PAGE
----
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December 2000

Baby Talk

Deciphering your rights as a parent

In Germany, parents and their children enjoy a wide range of benefits and rights, which apply to legal foreigners, too.
Pregnant employees are ensured legal protection (Mutterschutz<<7i>) during the six weeks before the expected birth date and eight weeks thereafter (12 weeks for multiple or premature births). During this period, they have the right not to work; indeed, they are forbidden to return to work for eight weeks after giving birth. During this Mutterschutz period, employees receive the same level of net earnings as they did before. For those who pay into a state health insurance fund (Krankenkasse), DM 25 a day (Mutterschaftsgeld) is paid by this fund, the rest comes from the employer. Employees with private insurance — or those insured via their husbands — receive the employer’s payment and usually a lump sum of DM 400 from the Bundesversicherungsamt in Bonn (Tel. [0228] 6190). Self- employed women can receive Mutterschaftsgeld from their health insurance if this is included in their policy.
After the Mutterschutz period, parents are entitled to take up to three years off work with the guarantee that they can go back. Up to now, this has been called Erziehungsurlaub — “holiday to bring up children.” From 2001, it will be called Elternzeit. You must inform your employer of your plans four weeks in advance. Parents of children born as of January 1, 2001, will be able to take time off together, and, with the employer’s consent, can take off one of the years between the child’s third and eighth birthdays. Also new from 2001 is the right of those who work in firms with at least 15 employees to do so on a part-time basis during Elternzeit.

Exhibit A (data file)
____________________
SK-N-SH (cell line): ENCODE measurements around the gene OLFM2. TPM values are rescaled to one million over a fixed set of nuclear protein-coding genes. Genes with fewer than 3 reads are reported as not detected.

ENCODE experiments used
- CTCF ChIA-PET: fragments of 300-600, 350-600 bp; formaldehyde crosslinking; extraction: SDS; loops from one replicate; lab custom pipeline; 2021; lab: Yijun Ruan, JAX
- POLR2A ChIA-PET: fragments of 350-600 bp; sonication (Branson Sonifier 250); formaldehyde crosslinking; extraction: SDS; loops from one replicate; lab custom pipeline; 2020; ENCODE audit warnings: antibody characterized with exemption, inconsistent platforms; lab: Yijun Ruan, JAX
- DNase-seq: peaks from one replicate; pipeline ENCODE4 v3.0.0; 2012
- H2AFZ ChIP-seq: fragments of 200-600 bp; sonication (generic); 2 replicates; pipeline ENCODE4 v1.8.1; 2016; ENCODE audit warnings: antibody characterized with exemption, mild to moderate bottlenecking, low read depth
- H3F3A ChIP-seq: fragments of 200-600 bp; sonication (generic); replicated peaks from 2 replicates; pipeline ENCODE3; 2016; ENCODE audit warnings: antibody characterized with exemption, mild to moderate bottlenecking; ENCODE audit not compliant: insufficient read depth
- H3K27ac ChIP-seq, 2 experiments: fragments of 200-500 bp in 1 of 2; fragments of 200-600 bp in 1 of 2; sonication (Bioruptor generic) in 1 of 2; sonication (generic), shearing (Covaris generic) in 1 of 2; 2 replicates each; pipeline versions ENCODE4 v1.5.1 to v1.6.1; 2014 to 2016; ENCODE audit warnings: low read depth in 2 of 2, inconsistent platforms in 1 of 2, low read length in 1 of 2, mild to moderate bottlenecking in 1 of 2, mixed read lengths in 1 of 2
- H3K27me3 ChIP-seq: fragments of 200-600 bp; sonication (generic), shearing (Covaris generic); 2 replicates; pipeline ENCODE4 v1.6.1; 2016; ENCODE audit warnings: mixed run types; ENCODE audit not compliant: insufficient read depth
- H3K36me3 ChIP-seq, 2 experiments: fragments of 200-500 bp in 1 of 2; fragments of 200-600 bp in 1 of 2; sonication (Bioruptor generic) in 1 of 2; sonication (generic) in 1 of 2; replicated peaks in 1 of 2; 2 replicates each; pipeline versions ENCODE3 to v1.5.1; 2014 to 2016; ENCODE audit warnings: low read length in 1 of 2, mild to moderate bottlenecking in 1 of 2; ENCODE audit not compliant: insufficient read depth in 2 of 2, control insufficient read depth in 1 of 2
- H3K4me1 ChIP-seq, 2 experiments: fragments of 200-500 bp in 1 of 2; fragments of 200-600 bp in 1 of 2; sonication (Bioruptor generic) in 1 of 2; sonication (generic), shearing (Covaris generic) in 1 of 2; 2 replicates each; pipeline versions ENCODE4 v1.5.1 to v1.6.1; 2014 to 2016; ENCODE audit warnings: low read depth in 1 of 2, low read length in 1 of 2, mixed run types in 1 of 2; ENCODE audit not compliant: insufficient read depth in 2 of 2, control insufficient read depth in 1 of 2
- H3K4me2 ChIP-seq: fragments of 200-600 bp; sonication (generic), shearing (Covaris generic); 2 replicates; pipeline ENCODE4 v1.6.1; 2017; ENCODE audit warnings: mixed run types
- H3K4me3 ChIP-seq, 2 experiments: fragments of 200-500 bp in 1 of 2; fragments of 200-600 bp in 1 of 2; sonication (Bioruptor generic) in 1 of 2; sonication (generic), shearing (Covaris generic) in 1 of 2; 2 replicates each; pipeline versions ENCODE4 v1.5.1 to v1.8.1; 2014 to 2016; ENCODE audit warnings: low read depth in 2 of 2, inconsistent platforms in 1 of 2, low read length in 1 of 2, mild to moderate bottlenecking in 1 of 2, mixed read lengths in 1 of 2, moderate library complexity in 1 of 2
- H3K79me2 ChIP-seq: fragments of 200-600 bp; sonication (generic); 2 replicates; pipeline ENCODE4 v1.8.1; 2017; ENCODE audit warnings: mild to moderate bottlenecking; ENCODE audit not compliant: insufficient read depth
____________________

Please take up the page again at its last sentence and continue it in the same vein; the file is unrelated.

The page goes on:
Erziehungsgeld is payable for up to two years after the birth, irrespective of whether the parents had worked beforehand or not. The maximum is DM 600 a month per child. During the first six months, the income limit for receiving payment is DM 100,000 a year for couples (DM 75,000 for single parents). Thereafter, the limits fall drastically (e.g. DM 32,200 for a couple with one child in 2001). Parents of children born from January 1, 2001, can work up to 30 hours a week each (currently 19 hours) and still receive Erziehungsgeld — provided they are within the income limits. Also new is that parents can choose to receive DM 900 a month for one year rather than DM 600 for two. For more information, call the Amt für Versorgung und Familienförderung ([089] 130 620 for those living in Munich with surnames beginning with letters A-H, [089] 51 431 for surnames I-Z). In Bavaria, an additional Landeserziehungsgeld is paid in the third year for children of EU citizens and, from 2001, for children who take German citizenship.
Kindergeld is paid for all children up to the age of 18. Under certain conditions — e.g. when the child is in further education, unemployed or doing national service — it can continue up to 27, and, in exceptional cases, beyond. Current rates are DM 270 a month for each of the first two children; DM 300 for the third child; and DM 350 for each additional child. To apply, contact the Familienkasse at the Arbeitsamt (Thalkirchner Str. 54. Tel. [089] 51 54-95 67). When you file your annual income tax returns (Steuererklärung), tax authorities (Finanzamt) will work out whether you are entitled to further tax breaks.
Other benefits for families with children include tax-free payments from employers for childcare costs, and payments for working mothers toward childcare from the Jugendamt (Tel. [089] 233-23 762). <<<